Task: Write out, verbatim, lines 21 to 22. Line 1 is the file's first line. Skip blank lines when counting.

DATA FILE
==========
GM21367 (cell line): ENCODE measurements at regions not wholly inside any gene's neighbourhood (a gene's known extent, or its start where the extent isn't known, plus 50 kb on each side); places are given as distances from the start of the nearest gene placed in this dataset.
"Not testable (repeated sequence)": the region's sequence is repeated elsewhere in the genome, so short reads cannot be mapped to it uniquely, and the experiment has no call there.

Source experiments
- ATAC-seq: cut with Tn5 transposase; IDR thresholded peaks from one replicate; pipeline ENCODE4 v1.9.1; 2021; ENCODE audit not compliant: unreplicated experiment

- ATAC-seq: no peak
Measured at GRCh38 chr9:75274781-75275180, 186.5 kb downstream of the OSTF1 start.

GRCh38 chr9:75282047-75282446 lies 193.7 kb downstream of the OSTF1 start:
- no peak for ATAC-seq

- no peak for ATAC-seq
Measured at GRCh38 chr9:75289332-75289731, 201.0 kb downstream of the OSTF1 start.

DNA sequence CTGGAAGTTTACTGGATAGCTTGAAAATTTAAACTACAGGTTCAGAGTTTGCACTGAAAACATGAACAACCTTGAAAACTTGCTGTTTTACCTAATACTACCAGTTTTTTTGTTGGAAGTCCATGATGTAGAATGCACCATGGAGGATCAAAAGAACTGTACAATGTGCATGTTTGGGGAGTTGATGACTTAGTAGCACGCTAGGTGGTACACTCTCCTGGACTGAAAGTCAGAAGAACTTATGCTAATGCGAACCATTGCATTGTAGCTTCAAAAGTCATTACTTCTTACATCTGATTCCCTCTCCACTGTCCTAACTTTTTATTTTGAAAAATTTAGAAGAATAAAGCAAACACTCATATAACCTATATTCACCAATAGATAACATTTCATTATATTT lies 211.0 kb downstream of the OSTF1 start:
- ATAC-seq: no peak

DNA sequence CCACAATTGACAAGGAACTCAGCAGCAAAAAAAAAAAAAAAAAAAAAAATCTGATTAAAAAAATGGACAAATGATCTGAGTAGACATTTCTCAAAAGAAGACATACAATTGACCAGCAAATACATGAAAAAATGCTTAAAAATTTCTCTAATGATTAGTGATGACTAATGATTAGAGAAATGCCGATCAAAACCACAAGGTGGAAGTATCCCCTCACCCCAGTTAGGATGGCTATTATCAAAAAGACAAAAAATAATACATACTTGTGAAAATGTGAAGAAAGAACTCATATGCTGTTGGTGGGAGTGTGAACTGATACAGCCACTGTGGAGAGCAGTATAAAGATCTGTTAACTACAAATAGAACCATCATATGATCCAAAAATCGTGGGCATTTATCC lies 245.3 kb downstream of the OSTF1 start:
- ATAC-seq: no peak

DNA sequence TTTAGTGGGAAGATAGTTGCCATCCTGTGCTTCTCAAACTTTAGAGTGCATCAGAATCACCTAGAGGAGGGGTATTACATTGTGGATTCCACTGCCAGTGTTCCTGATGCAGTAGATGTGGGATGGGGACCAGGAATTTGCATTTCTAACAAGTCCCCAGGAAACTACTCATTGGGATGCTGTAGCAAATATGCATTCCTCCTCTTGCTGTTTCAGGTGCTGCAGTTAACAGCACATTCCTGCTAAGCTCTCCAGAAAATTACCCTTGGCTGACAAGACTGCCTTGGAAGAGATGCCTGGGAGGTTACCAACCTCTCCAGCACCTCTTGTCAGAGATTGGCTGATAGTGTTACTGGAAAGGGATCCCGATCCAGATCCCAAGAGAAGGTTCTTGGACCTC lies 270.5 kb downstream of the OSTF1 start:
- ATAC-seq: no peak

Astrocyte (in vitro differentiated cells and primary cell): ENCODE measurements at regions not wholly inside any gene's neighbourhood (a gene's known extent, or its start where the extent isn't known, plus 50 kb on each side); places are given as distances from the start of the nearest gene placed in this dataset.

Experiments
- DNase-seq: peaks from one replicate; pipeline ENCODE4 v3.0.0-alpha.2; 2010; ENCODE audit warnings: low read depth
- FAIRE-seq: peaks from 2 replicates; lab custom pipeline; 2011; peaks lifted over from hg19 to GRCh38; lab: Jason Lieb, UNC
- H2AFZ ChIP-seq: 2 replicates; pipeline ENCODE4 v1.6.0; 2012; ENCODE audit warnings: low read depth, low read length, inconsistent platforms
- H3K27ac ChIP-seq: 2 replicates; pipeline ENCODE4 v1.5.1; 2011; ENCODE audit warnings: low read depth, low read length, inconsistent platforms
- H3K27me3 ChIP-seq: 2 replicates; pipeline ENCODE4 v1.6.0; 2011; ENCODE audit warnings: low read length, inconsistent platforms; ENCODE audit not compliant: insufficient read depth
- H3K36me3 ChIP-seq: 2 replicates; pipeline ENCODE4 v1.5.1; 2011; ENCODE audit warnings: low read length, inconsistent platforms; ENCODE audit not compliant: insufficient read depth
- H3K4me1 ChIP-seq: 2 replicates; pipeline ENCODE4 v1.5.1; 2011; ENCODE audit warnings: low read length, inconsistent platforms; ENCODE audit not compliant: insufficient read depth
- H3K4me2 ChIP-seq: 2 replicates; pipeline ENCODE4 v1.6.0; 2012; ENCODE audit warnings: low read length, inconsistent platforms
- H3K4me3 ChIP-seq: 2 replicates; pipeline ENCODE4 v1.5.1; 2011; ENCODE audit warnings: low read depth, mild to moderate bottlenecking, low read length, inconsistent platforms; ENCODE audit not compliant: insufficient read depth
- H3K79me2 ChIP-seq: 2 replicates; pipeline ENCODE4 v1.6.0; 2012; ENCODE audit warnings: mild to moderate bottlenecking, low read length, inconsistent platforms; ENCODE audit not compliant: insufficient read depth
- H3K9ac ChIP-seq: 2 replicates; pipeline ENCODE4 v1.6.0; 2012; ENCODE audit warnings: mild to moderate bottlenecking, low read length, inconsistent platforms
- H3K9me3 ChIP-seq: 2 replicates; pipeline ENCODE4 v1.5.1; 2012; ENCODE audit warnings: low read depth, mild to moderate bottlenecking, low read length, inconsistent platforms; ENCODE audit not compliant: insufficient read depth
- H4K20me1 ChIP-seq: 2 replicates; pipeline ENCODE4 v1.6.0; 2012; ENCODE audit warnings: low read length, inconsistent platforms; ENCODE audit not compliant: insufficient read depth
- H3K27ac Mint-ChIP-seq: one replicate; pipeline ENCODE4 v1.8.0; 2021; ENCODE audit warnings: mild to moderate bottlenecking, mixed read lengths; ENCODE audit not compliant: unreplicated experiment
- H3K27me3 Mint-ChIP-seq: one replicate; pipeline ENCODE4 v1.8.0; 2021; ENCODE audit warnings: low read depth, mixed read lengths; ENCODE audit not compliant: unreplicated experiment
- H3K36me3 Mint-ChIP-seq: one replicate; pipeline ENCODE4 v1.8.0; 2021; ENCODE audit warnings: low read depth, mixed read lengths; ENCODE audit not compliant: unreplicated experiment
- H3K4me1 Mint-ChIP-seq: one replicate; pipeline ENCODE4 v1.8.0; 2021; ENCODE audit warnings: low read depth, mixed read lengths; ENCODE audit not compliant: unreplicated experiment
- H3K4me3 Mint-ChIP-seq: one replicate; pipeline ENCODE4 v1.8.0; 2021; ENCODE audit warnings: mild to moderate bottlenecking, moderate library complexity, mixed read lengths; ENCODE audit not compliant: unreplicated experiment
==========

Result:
- H2AFZ ChIP-seq: 2 replicates; pipeline ENCODE4 v1.6.0; 2012; ENCODE audit warnings: low read depth, low read length, inconsistent platforms
- H3K27ac ChIP-seq: 2 replicates; pipeline ENCODE4 v1.5.1; 2011; ENCODE audit warnings: low read depth, low read length, inconsistent platforms